United States District Court, D. Connecticut
RULING ON DEFENDANTS' MOTION TO DISMISS
W. Eginton, Senior U.S. District Judge
Maria Garay alleges that defendants Manchester Police
Department (“MPD”), Chief Montminy, Lieutenant
Grant, Lieutenant Ellsworth, Sergeant Rossetti, and Officer
Wagner are liable for violations of Title VII and the
Connecticut Fair Employment Practices Act ("CFEPA")
due to national origin, ancestry, gender, and sexual
orientation discrimination; hostile work environment; and
retaliation. In addition, she alleges the common law actions
of intentional infliction of emotional distress and negligent
infliction of emotional distress.
move to dismiss the state law claims and the Title VII claims
for sexual orientation discrimination, hostile work
environment and retaliations claims.
does not contest dismissal of her CFEPA and negligent
infliction of emotional distress claims. However, plaintiff
opposes the dismissal of the Title VII and the intentional
infliction of emotional distress claims.
following background is taken from the allegations of the
complaint, which are considered to be true for purposes of
ruling on a motion to dismiss.
has worked as a police officer for MPD since December 2001.
In 2006, after she became a Field Training Officer
(“FTO”), plaintiff was responsible for training
2015, plaintiff noticed that she was not being assigned any
new recruits. She confronted Lieutenant Grant, who admitted
that one or more sergeants were retaliating against her for
passing a certain officer through the FTO Program. After this
discussion, plaintiff endured a series of reprisals and
escalating harassment, including, inter alia, being
shunned by other officers; being told to meet with her union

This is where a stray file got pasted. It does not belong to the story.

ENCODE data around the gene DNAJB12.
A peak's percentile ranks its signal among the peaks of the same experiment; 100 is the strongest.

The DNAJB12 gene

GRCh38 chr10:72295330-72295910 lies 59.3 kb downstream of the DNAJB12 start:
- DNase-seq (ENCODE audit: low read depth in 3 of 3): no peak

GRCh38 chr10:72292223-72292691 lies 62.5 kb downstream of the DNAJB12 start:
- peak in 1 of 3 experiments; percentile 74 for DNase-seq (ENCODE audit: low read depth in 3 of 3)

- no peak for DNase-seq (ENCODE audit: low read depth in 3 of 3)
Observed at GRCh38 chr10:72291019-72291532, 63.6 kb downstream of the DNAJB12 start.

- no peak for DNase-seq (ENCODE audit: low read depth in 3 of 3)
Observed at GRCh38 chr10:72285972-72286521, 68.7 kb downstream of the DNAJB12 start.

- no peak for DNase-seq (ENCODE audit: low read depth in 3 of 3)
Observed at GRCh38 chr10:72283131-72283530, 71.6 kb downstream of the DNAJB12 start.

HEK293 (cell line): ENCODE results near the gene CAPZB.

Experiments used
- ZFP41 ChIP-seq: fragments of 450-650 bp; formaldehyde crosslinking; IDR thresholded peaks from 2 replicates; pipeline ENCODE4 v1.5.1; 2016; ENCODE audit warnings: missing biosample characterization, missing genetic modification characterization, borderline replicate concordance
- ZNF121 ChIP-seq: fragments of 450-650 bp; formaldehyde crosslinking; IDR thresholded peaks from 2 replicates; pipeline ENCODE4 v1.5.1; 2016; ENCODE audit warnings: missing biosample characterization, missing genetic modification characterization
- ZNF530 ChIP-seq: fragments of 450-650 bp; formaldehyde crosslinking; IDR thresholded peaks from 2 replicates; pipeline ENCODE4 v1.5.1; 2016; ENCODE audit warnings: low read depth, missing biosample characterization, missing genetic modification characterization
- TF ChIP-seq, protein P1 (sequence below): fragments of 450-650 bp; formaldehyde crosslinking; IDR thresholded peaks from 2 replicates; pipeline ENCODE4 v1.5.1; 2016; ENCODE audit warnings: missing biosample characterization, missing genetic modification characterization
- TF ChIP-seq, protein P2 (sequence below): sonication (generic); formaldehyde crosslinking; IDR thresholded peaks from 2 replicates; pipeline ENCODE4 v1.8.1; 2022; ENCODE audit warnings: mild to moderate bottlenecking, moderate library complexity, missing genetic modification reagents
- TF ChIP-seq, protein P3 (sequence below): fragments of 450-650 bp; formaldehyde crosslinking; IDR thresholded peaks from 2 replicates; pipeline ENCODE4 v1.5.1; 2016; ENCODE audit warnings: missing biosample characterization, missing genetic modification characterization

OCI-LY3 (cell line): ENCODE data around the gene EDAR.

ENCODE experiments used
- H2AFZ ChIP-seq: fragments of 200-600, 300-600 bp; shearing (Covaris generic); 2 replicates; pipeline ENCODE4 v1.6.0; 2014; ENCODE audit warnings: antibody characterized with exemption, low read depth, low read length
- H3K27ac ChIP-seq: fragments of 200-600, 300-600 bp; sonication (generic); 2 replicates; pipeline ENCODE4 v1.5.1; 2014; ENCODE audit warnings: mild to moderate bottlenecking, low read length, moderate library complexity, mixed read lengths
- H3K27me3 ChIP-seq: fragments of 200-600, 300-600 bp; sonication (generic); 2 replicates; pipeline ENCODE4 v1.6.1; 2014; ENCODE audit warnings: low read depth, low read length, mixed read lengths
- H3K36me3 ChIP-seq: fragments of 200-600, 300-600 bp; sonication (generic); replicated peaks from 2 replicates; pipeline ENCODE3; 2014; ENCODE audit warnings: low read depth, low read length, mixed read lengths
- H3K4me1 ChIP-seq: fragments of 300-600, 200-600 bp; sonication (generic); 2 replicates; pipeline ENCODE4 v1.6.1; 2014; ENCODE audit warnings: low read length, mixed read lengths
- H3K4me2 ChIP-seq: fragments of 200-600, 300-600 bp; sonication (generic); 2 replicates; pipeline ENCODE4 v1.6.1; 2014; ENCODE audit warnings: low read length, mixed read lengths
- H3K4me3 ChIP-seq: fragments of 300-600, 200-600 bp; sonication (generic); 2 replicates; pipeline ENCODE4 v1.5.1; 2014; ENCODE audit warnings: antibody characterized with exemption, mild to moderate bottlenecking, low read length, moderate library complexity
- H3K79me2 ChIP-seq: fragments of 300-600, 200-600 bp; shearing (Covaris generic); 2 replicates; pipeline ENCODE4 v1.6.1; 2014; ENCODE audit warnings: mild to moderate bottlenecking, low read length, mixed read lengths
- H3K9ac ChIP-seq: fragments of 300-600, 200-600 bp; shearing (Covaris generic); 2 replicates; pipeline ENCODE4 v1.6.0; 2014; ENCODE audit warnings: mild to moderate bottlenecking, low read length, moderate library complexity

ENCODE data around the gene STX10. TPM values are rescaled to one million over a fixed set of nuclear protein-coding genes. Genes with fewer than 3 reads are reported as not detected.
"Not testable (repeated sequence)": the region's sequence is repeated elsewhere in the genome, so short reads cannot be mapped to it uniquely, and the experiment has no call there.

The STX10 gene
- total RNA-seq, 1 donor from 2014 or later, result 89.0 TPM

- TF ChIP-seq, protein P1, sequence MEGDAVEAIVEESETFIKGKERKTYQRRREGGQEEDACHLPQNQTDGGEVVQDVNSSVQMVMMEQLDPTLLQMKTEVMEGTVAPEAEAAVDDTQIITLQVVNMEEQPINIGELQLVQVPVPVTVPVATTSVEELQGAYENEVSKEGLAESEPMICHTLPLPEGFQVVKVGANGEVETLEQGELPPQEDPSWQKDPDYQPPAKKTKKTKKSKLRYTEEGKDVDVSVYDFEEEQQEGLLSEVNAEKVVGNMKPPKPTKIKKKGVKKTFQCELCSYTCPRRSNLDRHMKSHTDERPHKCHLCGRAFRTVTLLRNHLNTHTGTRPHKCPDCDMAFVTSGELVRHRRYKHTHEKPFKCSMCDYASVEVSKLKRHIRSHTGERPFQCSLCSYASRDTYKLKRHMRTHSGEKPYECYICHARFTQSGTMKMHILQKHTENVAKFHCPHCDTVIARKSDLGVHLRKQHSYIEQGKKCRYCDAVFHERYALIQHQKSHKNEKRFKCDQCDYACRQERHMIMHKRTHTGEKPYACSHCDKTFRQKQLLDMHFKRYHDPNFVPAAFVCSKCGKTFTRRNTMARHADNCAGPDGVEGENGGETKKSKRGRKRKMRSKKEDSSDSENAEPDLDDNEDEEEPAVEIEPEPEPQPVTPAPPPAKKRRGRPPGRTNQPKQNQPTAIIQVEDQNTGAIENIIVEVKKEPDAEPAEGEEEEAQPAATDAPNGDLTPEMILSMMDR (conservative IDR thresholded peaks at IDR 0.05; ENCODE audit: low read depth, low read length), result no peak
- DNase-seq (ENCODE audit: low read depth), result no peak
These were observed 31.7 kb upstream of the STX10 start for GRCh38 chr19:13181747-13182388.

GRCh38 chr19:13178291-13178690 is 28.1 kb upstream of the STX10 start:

representative after indication that she was subject to an
investigation; receiving a text stating, “Fucking nasty
bitch” from an officer; and finding a porcelain angel
doll with broken legs, arms and wing in her laundry bag.
October 7, 2015, plaintiff, who was then pro se,
filed a complaint with the Connecticut Commission on Human
Rights and Opportunities (“CHRO”). In her CHRO
complaint, she asserted national origin, ancestry and gender
discrimination in violation of CFEPA and Title VII.
CHRO's release of jurisdiction was dated June 27, 2017.
On September 25, 2017, plaintiff filed the instant complaint.
The defendants were served on October 5, 2017.
function of a motion to dismiss is "merely to assess the
legal feasibility of the complaint, not to assay the weight
of the evidence which might be offered in support
thereof." Ryder Energy Distribution v. Merrill Lynch
Commodities, Inc., 748 F.2d 774, 779 (2d Cir. 1984).
When deciding a motion to dismiss, the Court must accept all
well-pleaded allegations as true and draw all reasonable
inferences in favor of the pleader. Hishon v. King &
Spalding, 467 U.S. 69, 73 (1984). A complaint should not
be dismissed unless it appears beyond doubt that the
plaintiff can prove no set of facts in support of his claim
which would entitle him to relief. Conley v. Gibson,
355 U.S. 41, 45-46 (1957).
Defendants assert that sexual orientation discrimination is
not recognized as a plausible Title VII claim. However, the
Second Circuit recently overruled its prior precedent by
holding that sexual orientation discrimination is actionable
Title VII sex discrimination. Zarda v. Altitude Express,
Inc., 883 ...